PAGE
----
Over the past several decades, a plethora of empirical studies have devoted increasing interest to investigating the relationship between energy consumption and economic growth in both developing and developed countries. The importance of energy consumption in economic development process has triggered interest in empirically identifying the nature of causal linkages between energy consumption and economic growth since either existence or lack of causality has important implications to develop sound energy policies. For instance, (i) a feedback relation between energy consumption and economic growth implies that excessive energy protection and reduce energy consumption may lead to pressure on economic activity, (ii) causality from economic growth to energy consumption provides that energy conservation policies have little adverse or no effect on economic growth, (iii) causality from energy consumption to economic growth shows that energy consumption stimulates economic growth and thereby economic growth is dependent on energy consumption, implying that negative energy shocks and energy conservation policies may depress economic growth, and (iv) the neutrality between energy consumption and economic growth allows policy makers to develop energy policies that are not dependent on economic activity. Therefore, determining the direction of causality between energy usage and economic activity is crucial for selecting an appropriate energy strategy. One strand of the empirical literature has concentrated on identifying causal linkages between oil consumption and economic growth. Oil is not only the main energy resource in the industrialized countries but also it is the major reason for global warming because of the carbon dioxide emission. Besides, oil plays a crucial role in sustaining growth of an economy. Furthermore, oil prices are characterized by very volatile process and tend to increase rapidly. Therefore, countries – especially industrialized countries – have put a lot of efforts to find another alternative energy to solve the problem. In that respect, both developing countries in the process of economic development and high industrialized countries for sustainable development manage oil supply and demand side measures in harmony with economy. The concerns on supply security in energy and environmental issues arising from the usage of fossil-based energy have led countries to focus on alternative energy sources. Nuclear energy is an important source for controlling energy security, the warming climate and unstable oil prices even though the radiation pollution of nuclear energy is worried by most of the countries around the world. However, before they can find better alternative for energy, oil and nuclear consumption keep their importance in economic activity for most of developed countries. The importance of nuclear energy leads researches to question to what extent economic growth is sensitive to nuclear energy consumption. Identifying the direction of causation between nuclear energy consumption and economic growth provides important information for better understanding the logical reason of investing in nuclear energy for economical concern or for environmental and social concerns. There are several reasons to concentrate on examining causal linkages between nuclear energy consumption and economic growth. First of all, an important component in the discussion on nuclear energy as an alternative to fossil-based energy is its impact on economic growth for sustainable development (Apergis and Payne, 2010, p: 545). In addition to this, higher fossil fuel prices allow nuclear power to become economically competitive with the generation from coal, natural gas, and liquids despite the relatively high capital and maintenance costs associated with nuclear power plants. Moreover, higher capacity utilization rates have been reported for many existing nuclear facilities (EIA, 2009). Vaillancourt et al. (2008) emphasize that long-term energy and environmental strategies to meet growing global energy demands have embraced the transition from fossil fuels to renewable or other non-greenhouse gas emitting energy sources. Apergis and Payne (2010, p: 545) extend this view by stating nuclear energy is an important energy source in the development of such long-term energy and environmental strategies. Lee and Chiu (2011) look the discussion on the nuclear energy consumption and economic growth nexus from a different perspective: To cope with soaring oil and fossil-based fuels, increasing green house gas emissions which results in concern on global warming, one of the important priorities of energy and environmental policy is to diversify the sources of energy and to find a secure, cheap, and non-GHG-emitting energy supply. All these discussion require pay attention to distinguish the direction of causality between the nuclear energy consumption and economic growth. The purpose of this paper is to investigate the relationship between energy consumption (using both nuclear energy and oil consumption) and economic growth in G-6 countries. The bootstrap panel Granger causality method which is the novel approach to panel causality framework is conducted to test whether nuclear energy and oil consumption promote economic growth using data from G-6 countries over the period of 1971–2010. The findings show that the nature of causality between nuclear energy consumption, oil consumption and economic growth is in favor of the neutrality hypothesis in most the countries. The fossil fuels are the main source of energy for G-6 countries. Canada, the United Kingdom (UK) and the United States (US) are all rich in nature resource. However, some countries which do not have nature resource rely on nuclear energy. According to World Nuclear Association Report (2011), the proportion of nuclear energy used in France is 79%, Japan is 34% and Germany is 23% in 2011. Since energy policy is the very important issue in industrialized countries, the goal of a complete energy policy needs to fulfill stable energy supply, impetus economic growth and emphasize environment protection. It still cannot find any energy to fit the three energy policy goal. Some researchers propose conservation policy to face the nature resource exhaust, environment pollution and warming climate, however conservation policy is not the best energy policy for every country. From these points of the views, examining the nature of causality between nuclear energy consumption and economic growth and between oil consumption and economic growth is timely and important for designing sound energy policies in G-6 countries. The nature of causality between energy consumption and economic growth is identified by conducting a systematic modeling approach. Our study benefit from panel causality approach instead of time series methods since panel analysis produces more reliable and statistically powerful results than time series analysis by combining information from both cross-section and time dimensions. Moreover, we test for cross-sectional dependency and heterogeneity across countries due to the fact that ignoring cross-sectional dependency and country specific heterogeneity in a panel causality analysis are potential sources of misleading inferences regarding the direction of causality. No doubt that G-6 countries have a highly degree of integration and thereby a shock in one country is likely to be transmitted to other countries through international economic interrelationships. This is not done in the previous studies. The plan of this paper is organized as follows. Section 2 represent the literature review, Section 3 describes the data, Section 4 outlines the econometric methods, Section 5 first presents our empirical results and then discusses some economic and policy implications, and finally Section 6 concludes the paper.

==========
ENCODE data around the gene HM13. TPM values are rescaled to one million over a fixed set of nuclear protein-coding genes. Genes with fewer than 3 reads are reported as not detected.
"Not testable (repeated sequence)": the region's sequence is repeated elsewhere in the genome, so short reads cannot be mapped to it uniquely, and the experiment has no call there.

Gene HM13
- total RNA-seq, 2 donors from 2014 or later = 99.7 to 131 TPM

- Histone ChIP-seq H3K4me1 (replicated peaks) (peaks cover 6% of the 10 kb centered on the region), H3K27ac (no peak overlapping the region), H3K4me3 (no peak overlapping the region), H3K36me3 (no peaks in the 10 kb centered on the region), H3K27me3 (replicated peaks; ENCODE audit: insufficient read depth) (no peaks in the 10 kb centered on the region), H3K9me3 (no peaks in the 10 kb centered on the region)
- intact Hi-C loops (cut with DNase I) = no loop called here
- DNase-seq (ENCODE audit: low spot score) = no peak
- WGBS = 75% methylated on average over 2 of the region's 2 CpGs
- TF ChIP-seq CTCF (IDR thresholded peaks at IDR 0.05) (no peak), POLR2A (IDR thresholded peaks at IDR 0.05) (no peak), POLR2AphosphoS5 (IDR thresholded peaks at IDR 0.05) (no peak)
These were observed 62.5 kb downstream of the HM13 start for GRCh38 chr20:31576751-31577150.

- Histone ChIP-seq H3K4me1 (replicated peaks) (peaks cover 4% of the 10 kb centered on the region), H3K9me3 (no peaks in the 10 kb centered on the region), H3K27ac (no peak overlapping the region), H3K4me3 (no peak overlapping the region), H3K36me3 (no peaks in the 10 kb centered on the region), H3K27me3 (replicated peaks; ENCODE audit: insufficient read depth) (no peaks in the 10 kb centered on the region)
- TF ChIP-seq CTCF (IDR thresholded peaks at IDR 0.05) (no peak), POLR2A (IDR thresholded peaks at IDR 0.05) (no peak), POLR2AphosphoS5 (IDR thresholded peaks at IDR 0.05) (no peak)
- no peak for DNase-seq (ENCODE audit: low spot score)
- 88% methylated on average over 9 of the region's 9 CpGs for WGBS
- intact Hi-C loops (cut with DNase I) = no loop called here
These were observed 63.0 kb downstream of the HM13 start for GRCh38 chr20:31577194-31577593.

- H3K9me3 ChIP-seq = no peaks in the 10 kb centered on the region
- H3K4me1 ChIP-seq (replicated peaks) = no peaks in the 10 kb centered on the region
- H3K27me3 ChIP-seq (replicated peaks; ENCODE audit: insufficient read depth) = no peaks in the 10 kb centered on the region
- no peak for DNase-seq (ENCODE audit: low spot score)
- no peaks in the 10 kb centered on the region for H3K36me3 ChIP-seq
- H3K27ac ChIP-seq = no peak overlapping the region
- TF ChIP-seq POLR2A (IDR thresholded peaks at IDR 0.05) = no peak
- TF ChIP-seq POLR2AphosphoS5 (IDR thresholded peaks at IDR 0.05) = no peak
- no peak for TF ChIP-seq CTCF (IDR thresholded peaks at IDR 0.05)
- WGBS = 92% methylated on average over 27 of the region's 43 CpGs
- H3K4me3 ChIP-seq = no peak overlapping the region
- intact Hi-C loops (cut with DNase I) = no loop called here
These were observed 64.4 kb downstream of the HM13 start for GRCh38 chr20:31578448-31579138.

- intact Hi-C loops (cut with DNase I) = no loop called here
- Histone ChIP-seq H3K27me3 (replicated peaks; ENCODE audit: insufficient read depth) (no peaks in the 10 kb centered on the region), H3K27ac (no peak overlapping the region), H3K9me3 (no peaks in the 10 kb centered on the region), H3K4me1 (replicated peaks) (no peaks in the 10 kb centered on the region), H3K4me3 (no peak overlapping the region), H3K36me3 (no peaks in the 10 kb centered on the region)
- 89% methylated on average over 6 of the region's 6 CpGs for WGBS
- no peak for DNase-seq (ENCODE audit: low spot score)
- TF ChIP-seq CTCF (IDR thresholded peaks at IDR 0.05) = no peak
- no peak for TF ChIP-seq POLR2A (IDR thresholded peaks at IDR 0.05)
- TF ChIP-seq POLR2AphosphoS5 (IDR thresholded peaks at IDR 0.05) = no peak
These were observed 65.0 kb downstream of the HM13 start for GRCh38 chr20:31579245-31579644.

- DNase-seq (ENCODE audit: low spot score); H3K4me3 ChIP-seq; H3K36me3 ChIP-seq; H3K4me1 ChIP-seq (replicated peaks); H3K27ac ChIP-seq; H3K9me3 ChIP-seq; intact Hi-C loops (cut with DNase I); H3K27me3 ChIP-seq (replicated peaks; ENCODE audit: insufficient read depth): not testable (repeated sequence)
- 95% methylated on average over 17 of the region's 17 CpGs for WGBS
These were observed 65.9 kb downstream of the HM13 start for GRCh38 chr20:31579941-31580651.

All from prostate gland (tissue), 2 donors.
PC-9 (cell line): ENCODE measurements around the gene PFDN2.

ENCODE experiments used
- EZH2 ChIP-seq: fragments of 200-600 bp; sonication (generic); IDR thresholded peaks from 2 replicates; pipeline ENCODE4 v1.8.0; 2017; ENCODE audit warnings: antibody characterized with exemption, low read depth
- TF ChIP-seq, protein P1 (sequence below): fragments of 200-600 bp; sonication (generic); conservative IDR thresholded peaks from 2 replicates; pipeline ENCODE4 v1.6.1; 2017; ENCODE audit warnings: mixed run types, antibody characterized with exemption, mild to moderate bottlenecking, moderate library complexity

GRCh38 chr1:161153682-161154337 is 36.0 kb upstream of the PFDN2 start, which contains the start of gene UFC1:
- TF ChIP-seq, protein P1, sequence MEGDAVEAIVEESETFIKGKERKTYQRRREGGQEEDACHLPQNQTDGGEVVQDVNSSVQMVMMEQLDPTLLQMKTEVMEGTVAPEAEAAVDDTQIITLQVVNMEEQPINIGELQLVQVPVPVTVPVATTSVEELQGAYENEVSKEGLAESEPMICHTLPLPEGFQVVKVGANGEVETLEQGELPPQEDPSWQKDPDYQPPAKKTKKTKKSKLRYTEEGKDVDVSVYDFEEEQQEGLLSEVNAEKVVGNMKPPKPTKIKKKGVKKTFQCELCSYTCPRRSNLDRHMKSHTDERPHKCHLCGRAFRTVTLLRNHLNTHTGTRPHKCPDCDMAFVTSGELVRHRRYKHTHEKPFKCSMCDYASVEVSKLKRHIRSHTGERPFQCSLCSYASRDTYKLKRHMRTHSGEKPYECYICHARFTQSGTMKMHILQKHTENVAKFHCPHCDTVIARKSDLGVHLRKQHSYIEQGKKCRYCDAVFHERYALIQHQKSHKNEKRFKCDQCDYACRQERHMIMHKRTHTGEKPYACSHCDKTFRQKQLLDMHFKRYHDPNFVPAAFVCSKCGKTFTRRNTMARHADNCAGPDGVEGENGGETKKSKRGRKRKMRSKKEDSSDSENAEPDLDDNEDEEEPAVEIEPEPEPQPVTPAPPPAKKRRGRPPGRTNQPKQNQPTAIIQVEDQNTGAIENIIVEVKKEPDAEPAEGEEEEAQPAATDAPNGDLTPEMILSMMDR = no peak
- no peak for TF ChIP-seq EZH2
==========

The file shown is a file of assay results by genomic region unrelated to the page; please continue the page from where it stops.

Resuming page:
نتیجه گیری انگلیسی
In this study, the causal linkages between energy consumption (nuclear energy and oil consumption) and economic growth are analyzed by applying the bootstrap panel Granger causality approach using data from G-6 countries over the period of 1971–2010. We find that (i) there is one-way Granger causality running from nuclear consumption to economic growth for Japan, the UK, and the US, (ii) there is one-way Granger causality from economic growth to nuclear consumption only in the US, (iii) there is no causal linkage between nuclear energy consumption and economic growth in Canada, France and Germany. Thereby, the bootstrap panel Granger causality analysis supports the growth hypothesis for Japan, the UK, and the US; the feedback hypothesis for the US; and the neutrality hypothesis for other three countries (i.e., Canada, France, and Germany). With respect to oil consumption-economic growth nexus, we find the neutrality in G-6 countries except Germany and Japan. The results obtained from this paper provide policy implications for G-6 countries to develop sound energy strategies within the context of economic growth.